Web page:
Sergei Likhobaba. Borodyanka

In the first days [of the war], there was no combat in Borodyanka. Most of the fighting was happening in Hostomel, we could hear the artillery here. Russian troops entered Borodyanka around February 27. Columns of [military vehicles] came from the direction of Pripyat, through our town, toward Hostomel and Makariv. They had all kinds of problems, their tanks would break down, and they’d run out of fuel. 

During the first days, [the troops] behaved themselves, no one-shot anyone, but in two days, things went to hell. They started bombing the town, and people’s homes, looting stores. The soldiers would shoot up a store from their tank, take everything, fill up the tank, then move on to the next target. They destroyed two large central shopping centers and a lot of little shops. 


With each passing day, the relationship with the civilians became more violent. No one stood on ceremony with the locals here.

A person would come out to peek around the corner and see what’s happening and wouldn’t even have time to run down to the basement before someone started shooting at them. 

They didn’t let people pick up dead bodies. They’d shoot to kill without any warning. 

Civilians were forbidden from using the roads. Whenever anyone went out into the street, they’d get killed instantly. Russian columns bombed everything in sight. They rode through town indiscriminately, shooting at buildings. A lot of the nine-story buildings started crumbling from all the explosions. 

The soldiers went into every house looking for men. They took everything they could; they even took my relatives’ axes. 

There was no way for anyone to go anywhere. The soldiers were doing a kind of “census,” counting people and warning us that we weren’t allowed to go anywhere or else everyone would be punished. They took away everyone’s phones with cameras so that no one could leak out any information. 

I heard a story about a column of Kadyrovites [Chechen forces] coming through town. One of their soldiers jumped out of an armored vehicle and tried to open the door to a cellar that people were hiding in. He didn’t manage to break it down, so he started shooting at it with his machine gun. Luckily the people had managed to get away from the door, and no one was hurt. Then he just left.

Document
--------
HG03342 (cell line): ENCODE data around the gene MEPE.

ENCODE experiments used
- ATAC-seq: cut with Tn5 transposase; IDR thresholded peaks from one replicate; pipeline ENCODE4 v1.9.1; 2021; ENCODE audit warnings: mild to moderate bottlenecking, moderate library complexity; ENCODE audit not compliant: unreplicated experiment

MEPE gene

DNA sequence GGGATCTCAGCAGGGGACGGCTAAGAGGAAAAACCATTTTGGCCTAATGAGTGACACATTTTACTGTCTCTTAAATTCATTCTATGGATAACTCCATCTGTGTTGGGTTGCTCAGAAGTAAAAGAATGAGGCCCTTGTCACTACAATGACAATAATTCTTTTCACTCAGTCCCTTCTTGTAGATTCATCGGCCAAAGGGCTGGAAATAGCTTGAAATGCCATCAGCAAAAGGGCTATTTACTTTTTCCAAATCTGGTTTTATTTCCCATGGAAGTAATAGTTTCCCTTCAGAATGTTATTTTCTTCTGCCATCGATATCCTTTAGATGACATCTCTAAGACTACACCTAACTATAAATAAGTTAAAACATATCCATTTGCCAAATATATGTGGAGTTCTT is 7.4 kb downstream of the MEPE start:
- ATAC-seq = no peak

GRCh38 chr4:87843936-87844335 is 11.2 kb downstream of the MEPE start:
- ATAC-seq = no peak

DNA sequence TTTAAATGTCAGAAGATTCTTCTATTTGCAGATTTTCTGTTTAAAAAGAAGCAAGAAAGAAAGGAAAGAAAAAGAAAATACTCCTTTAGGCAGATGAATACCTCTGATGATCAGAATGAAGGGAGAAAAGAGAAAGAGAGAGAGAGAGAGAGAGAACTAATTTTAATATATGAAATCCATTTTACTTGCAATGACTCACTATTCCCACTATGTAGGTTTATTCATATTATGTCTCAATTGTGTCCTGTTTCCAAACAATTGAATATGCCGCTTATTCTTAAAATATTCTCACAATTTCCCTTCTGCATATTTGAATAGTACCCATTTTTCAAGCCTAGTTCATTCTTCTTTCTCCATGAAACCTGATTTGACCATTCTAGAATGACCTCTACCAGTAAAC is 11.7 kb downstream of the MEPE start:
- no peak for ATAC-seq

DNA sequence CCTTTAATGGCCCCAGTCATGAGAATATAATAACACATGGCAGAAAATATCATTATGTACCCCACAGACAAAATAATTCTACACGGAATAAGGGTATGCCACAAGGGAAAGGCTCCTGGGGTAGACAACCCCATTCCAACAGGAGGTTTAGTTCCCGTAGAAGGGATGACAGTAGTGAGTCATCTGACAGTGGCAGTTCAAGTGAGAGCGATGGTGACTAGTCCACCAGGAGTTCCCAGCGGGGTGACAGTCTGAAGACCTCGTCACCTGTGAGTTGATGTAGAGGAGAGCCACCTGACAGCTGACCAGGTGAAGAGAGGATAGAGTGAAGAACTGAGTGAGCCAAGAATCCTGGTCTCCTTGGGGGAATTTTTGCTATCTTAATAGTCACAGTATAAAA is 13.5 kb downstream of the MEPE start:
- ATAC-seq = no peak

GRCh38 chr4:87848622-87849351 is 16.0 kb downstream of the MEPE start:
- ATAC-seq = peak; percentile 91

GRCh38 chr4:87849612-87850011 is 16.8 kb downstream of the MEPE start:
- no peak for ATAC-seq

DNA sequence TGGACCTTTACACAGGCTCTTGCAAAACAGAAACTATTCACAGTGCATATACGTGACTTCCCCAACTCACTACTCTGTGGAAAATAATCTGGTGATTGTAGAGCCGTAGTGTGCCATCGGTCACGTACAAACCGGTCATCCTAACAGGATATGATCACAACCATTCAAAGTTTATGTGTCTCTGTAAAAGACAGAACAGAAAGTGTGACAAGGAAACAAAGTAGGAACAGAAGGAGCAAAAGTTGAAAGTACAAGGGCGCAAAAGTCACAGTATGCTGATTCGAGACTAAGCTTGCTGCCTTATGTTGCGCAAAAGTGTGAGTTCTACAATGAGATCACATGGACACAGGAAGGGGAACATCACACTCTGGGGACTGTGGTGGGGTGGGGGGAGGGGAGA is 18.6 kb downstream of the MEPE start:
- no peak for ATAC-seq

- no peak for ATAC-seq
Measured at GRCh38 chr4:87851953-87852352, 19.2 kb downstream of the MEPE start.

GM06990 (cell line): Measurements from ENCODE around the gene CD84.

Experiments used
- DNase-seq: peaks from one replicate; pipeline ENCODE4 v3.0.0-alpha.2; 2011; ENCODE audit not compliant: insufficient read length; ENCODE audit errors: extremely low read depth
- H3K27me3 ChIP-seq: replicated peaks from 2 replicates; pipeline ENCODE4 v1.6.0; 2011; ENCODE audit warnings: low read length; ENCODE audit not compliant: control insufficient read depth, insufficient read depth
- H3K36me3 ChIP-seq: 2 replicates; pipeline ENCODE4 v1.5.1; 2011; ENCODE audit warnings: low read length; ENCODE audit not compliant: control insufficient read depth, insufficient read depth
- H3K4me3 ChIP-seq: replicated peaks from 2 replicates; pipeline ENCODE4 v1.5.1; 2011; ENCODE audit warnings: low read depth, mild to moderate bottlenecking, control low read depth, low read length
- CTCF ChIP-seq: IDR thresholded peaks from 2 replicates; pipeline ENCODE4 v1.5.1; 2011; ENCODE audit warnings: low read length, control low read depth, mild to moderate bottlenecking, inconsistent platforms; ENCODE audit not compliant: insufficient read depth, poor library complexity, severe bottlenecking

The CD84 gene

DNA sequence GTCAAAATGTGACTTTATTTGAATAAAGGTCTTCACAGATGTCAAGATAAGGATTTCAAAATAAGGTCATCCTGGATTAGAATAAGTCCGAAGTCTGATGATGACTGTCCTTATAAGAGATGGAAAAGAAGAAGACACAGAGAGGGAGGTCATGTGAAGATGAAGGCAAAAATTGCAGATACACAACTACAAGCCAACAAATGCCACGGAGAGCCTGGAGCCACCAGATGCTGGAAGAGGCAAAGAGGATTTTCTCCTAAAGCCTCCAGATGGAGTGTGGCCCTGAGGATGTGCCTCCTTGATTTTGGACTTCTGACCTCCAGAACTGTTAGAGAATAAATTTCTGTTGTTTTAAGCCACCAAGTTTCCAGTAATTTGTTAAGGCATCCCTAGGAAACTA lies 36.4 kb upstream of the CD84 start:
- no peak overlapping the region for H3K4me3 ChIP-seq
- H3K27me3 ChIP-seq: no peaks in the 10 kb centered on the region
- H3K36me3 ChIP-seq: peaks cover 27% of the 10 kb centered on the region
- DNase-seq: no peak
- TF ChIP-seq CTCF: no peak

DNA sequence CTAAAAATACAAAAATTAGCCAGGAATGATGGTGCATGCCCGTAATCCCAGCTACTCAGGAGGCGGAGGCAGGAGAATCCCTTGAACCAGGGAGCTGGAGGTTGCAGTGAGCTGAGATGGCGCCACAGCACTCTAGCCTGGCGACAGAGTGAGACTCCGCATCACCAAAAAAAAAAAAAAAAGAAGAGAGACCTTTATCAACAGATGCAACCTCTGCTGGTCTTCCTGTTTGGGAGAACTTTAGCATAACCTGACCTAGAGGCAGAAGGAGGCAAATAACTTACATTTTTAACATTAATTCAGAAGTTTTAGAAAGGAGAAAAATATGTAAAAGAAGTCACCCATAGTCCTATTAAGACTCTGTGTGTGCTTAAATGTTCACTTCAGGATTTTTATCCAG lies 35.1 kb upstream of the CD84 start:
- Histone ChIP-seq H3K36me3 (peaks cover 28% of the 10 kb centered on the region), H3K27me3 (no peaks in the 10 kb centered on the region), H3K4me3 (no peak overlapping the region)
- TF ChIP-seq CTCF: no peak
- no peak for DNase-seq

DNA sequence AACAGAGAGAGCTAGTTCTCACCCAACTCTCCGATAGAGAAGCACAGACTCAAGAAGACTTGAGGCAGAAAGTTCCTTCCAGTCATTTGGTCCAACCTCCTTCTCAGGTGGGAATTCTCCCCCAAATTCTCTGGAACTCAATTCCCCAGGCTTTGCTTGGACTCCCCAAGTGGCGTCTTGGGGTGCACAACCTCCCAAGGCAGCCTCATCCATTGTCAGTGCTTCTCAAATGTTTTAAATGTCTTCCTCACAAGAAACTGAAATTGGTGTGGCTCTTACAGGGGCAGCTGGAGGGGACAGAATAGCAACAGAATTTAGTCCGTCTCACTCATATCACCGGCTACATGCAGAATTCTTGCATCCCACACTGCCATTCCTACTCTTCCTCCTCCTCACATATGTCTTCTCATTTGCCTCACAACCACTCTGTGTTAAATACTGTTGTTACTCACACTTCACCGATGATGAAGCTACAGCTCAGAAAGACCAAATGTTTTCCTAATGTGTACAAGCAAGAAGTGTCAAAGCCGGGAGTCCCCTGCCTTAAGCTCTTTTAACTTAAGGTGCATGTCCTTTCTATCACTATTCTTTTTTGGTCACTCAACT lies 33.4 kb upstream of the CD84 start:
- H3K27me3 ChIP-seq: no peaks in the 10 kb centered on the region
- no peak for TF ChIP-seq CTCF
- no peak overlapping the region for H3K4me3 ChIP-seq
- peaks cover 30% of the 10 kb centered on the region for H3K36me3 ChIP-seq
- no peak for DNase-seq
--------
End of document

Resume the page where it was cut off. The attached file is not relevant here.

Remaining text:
No one understands what the [troops] were trying to accomplish. There’s no Ukrainian army in Borodyanka, just a tiny territorial defense unit. There was no active resistance—just some locals with guns. There was no point in trying to use them on their tanks. We don’t have any military targets here or army bases or anything. 

But the Russian troops drove their tanks into everyone’s yards. They tried stealing their cars. They tried to take this one babushka’s car, but her relatives had already taken out the battery just in case. The Russians showed up with their own, but they still couldn’t manage to get it. Many local cars started getting the “V” symbols; the Kadyrovets drove them around blasting music and making TikToks. 

They killed our town. It’s a total humanitarian disaster. There’s no gas, no power, no communications. We lost all signal back on February 28; THE soldiers took down all the cell towers. There’s no medicine.

They killed our town. It’s a total humanitarian disaster. There’s no gas, no power, no communications. We lost all signal back on February 28; the soldiers took down all the cell towers. There’s no medicine. Some of the homes on the outskirts still have gas; people out there tried to get out to their gardens and helped each other make food. Lots of people have lost their homes. 

The situation with victims is horrible. Many people got trapped in the basements after the aerial attacks, and they’re still down there. They wouldn’t let rescuers through; no one could get to them. Only one of the basements had a crack in the wall. A cleaning woman took care of the people trapped inside, searching out food and water for them for an entire month. There was a family of eight down there. Because of her, they survived. They’ve finally been rescued. Otherwise, so many people have died, so many are missing. 

There were a lot of bodies out in the streets. No one picked them up because they didn’t have the chance to. 

I left Borodyanka around ten days after the invasion. A missile hit my house. I and my mother and dog spent the whole night in our relatives’ cellar, and then we decided to leave. The humanitarian corridors didn’t work. Sometimes they’d let people out, but mostly, they shot at the cars. But there was a spot where there were no Russian troops. Whoever managed to get through that window survived. 

I came back on April 2, as soon as the Russian troops left Borodyanka. A group of other volunteers and I brought medicine. A lot of people were already on the brink of dying. 

The soldiers broke into every single apartment they could. They took everything. In my building, which is 70 percent burned down, all the remaining flats on every floor have broken locks. They not only stole everything [out of my apartment], they broke everything they didn’t steal. And left two unfinished glasses of wine on my table. They stole women’s clothes. I thought I would be able to get some things from there, but there was nothing left. 

There are no more troops in the city. Things are calm, but it’s impossible to live there. There’s nothing left; it’s all been blown into smithereens.

@ meduza 


Related articles